Indaver pulls out all the stops for waste-to-energy and uses as many innovative technologies as possible to recover energy from waste. If all the energy recovered during the thermal processes in Belgium were to be converted into electricity, this would equate to the average electricity consumption of 191,000 families. By 2020, Europe wants to reduce the emission of greenhouse gases by 20% in comparison to 1990. For this to happen, energy consumption will have to drop by 20%, and 20% of its energy will have to be sustainable energy. With its waste-to-energy strategy, Indaver is contributing to the European climate policy.
The energy we recover from waste incineration in the grate incinerators, fluidised bed incinerators and rotary kilns is used for our own installations and buildings. The far-reaching energy recovery from the incineration process ensures that most of our installations hardly need any fossil fuels. The recovered energy is also supplied to the electricity grid or in the form of steam to neighbouring companies.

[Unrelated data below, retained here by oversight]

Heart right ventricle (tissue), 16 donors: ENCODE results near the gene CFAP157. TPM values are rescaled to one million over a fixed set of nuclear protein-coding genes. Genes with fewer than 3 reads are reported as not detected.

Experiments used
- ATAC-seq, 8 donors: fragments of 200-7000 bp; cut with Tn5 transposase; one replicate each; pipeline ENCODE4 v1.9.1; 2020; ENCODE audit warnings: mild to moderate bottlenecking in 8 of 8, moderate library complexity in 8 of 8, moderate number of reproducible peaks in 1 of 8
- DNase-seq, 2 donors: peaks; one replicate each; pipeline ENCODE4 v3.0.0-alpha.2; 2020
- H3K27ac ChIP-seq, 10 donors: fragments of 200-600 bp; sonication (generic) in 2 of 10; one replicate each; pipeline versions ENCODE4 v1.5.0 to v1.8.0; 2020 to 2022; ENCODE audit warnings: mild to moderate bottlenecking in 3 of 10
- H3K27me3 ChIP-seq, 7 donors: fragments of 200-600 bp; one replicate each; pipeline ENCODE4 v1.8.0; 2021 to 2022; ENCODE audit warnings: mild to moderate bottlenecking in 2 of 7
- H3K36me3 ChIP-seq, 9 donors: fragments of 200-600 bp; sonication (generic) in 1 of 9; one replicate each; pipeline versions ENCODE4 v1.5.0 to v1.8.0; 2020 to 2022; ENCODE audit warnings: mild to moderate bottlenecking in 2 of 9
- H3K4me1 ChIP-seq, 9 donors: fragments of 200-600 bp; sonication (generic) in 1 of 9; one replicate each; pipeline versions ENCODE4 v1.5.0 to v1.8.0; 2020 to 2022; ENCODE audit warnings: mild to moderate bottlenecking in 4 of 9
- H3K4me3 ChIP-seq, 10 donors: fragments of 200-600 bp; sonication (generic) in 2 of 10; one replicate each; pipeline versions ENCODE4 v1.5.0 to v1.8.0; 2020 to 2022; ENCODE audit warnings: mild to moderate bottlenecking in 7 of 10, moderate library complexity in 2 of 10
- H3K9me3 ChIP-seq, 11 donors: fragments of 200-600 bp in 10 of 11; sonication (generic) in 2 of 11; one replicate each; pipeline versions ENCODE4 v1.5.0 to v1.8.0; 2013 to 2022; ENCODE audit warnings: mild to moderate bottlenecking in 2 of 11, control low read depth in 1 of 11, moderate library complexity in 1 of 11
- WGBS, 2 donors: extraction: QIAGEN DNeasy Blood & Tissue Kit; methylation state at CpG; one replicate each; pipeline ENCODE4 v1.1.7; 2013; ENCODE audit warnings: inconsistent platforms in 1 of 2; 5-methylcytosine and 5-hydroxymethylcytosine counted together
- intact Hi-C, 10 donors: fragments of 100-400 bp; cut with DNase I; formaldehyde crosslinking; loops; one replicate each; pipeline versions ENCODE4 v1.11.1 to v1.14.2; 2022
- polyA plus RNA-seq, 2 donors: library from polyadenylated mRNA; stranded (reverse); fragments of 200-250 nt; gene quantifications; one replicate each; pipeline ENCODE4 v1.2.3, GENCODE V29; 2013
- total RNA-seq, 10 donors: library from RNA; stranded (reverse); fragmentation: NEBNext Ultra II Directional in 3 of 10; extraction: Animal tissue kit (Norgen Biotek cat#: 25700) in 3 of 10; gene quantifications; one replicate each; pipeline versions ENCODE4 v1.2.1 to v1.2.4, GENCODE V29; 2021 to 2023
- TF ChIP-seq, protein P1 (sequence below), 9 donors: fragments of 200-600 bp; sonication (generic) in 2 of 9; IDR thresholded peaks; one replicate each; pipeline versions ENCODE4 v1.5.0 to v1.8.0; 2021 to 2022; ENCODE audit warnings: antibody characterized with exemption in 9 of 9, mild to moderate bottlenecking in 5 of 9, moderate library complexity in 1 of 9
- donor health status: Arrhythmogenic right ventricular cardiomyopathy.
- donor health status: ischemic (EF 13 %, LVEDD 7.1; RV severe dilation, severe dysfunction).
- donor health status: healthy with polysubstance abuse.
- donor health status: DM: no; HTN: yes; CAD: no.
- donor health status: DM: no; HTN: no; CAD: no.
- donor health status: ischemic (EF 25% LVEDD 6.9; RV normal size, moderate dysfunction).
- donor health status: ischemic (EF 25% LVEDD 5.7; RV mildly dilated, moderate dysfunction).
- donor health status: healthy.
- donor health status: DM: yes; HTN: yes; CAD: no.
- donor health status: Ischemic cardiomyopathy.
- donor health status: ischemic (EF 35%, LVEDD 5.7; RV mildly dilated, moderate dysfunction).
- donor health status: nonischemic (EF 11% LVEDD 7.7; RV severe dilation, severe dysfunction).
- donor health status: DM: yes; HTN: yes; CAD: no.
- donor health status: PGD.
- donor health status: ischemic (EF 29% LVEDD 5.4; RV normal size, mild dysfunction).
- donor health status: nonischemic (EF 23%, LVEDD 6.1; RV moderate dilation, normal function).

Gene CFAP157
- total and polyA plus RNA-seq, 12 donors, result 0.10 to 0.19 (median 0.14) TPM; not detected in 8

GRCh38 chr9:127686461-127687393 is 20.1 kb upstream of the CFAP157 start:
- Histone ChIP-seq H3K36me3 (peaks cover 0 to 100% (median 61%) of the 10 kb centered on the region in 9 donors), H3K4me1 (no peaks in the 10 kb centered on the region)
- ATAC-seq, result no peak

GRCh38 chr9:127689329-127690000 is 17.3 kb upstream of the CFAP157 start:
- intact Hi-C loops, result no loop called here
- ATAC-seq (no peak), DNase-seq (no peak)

Biomass and biogas
Bio-organic waste has immense potential for green energy recovery. We recycle bio-organic waste into biomass, among other things. This is used as fuel in power stations. Fermenting bio-organic waste produces biogas, which can be converted into heat or electricity. Moreover, the waste in our landfills is a link in our waste-to-energy chain as we extract methane from it, which we can then use to generate energy.
Indaver is continuously looking for new ways to use the energy it recovers. One option is energy clusters: to supply neighbouring companies and residential areas with heat that Indaver produces in its thermal installations.